Report Faults Indian Government’s Handling of Coal Concessions
MUMBAI, India — The Indian government missed out on nearly $34 billion in royalties by selling private companies coal concessions at negotiated prices rather than auctioning them, according to an audit by a government agency released on Friday.
The report, the findings of which some government and corporate officials dispute, is the latest in a series of scathing indictments of the government’s handling of natural resources and economic policy.
Coming just two years after a similar review of telecommunications licensing, this latest audit will most likely put further pressure on the government of Prime Minister Manmohan Singh, which has struggled to defend itself against charges of corruption, mismanagement and fecklessness.
Two years ago, the Comptroller and Auditor General, the agency that issued the coal report, estimated that the government left nearly $40 billion on the table by not auctioning valuable telecom spectrum. The findings of that report and investigations directed by Indian courts have led to the arrest of senior government officials and corporate executives who are now awaiting trial.
In its latest report, the auditor said officials awarded 142 coal concessions since 2004 on favorable terms to private and state-owned firms without bidding. That process cost the India 1.85 trillion rupees ($33.7 billion), the report estimated. The coal was meant to be used by companies like Reliance Power, Tata Power and Adani Power to fuel new power plants to meet India’s fast-growing need for electricity.
“The allocation lacked transparency and objectivity,” the report said.
A shortage of coal, the main fuel for India’s power plants, is a big reason India has been unable to provide enough electricity to businesses and consumers. Last month, a widening gap between supply and demand for power led to widespread blackouts that cut power off to about half the country.
The government’s critics seized on the coal report, along with two other audits released on Friday about the privatization of the New Delhi airport and the awarding of power plant contracts as further evidence that the government led by Mr. Singh and his Indian National Congress Party had lost its way.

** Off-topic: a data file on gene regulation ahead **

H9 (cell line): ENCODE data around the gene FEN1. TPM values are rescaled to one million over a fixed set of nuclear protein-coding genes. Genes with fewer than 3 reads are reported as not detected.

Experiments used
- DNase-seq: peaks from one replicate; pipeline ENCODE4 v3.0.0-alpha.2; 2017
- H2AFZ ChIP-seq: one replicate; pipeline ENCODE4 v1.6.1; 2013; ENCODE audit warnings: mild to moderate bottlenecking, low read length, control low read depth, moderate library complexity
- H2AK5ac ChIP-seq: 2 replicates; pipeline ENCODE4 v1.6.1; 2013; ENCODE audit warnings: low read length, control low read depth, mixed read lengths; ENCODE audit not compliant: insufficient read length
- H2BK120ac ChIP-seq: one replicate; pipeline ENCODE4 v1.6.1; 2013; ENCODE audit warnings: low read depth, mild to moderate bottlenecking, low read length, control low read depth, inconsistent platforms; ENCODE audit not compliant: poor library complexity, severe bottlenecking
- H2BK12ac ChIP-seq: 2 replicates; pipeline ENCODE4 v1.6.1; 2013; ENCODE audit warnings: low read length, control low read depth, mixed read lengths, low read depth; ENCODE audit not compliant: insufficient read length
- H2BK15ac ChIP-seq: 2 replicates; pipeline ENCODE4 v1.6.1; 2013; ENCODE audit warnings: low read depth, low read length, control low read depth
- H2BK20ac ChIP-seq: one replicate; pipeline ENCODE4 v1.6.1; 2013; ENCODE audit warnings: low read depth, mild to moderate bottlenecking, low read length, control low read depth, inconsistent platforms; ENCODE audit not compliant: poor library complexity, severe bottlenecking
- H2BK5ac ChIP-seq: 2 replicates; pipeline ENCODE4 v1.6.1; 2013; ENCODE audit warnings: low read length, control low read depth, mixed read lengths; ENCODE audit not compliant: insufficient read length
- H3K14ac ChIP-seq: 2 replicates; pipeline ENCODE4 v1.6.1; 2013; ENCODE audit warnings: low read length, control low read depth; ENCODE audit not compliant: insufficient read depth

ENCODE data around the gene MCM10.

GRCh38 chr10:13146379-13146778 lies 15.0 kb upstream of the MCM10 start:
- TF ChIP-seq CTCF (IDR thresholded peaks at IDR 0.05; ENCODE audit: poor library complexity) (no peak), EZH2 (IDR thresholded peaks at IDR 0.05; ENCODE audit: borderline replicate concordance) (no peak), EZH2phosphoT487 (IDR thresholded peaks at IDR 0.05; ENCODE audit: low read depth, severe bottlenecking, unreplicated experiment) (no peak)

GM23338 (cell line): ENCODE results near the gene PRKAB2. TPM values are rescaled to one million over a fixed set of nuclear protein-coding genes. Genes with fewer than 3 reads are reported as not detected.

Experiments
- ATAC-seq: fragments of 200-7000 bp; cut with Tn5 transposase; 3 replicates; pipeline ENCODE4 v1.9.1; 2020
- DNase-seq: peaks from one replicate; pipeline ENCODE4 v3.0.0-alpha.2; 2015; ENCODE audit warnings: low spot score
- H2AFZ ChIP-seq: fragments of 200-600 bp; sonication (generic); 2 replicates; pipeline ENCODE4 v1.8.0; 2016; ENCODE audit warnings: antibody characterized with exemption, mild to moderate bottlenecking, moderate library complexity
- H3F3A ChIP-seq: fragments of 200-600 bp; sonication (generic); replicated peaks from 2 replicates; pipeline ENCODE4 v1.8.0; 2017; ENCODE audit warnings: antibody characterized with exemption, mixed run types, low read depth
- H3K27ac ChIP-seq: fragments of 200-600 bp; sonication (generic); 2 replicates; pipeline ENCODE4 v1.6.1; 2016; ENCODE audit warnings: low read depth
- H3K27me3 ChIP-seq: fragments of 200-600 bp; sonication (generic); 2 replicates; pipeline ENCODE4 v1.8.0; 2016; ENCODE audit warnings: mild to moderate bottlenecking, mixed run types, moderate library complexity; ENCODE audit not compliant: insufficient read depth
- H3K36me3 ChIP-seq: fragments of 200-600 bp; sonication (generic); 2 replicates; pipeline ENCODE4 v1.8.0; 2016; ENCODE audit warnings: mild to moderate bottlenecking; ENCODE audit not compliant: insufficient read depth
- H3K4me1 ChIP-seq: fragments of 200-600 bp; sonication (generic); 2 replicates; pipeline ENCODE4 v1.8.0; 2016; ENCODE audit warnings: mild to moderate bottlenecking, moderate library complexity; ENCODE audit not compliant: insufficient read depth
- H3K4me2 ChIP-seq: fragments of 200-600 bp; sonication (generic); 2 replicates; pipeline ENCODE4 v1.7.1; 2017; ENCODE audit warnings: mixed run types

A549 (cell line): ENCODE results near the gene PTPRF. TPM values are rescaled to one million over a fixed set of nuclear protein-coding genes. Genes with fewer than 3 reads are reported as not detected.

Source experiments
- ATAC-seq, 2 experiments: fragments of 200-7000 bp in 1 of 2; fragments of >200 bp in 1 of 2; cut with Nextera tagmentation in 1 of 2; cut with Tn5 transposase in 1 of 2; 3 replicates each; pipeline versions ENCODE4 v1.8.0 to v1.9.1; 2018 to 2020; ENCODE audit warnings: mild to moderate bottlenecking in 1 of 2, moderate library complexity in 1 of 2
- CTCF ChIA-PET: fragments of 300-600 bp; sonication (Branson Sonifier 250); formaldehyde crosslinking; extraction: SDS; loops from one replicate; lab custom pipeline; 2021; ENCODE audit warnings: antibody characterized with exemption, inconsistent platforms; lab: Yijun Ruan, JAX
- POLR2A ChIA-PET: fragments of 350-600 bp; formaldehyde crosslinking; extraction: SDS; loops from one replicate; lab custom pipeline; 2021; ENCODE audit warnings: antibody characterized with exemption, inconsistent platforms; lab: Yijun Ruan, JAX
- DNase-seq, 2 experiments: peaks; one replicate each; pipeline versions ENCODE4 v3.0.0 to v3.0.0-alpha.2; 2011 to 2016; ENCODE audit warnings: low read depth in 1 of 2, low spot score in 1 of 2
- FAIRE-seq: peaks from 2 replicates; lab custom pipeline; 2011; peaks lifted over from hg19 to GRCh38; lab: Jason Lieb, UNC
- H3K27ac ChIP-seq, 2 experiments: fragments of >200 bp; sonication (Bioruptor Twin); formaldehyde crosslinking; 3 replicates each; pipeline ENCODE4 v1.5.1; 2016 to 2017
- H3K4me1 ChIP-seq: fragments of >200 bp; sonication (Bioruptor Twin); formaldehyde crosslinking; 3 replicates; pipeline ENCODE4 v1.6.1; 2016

“The report represents a mix of the policy paralysis, inefficiency being used for a corrupt and collateral motive,” the opposition Bharatiya Janata Party said in a statement.
India’s coal minister, Sriprakash Jaiswal, disputed the formula used by the auditor to estimate the hypothetical loss and said the government had been “transparent” in its coal policies. And executives in the power industry said that the auditor’s report was flawed because it did not take into account that almost all the coal had to be used to produce power that was then sold at government-determined rates to state utilities.
Harry Dhaul, the director general of the Independent Power Producers Association of India, questioned whether a swindle could even exist, given the heavy regulation of the power sector.
Power executives also said that most of the losses were largely theoretical, because companies had been able to start mining coal from just 28 of the 142 leases. The rest of the coal remains in the ground because state and federal regulators have not yet granted them environmental approvals they need to start mining.
The auditor’s office acknowledged those delays and said the government must streamline the approval process so companies can start work faster.
Though rich in coal reserves, India has struggled to exploit the fuel because of its heavy reliance on one company, the state-owned monopoly Coal India. In recent years, policy makers tried to speed up extraction of coal by giving “captive mines” to power plant operators, but the effort has been slow to take off.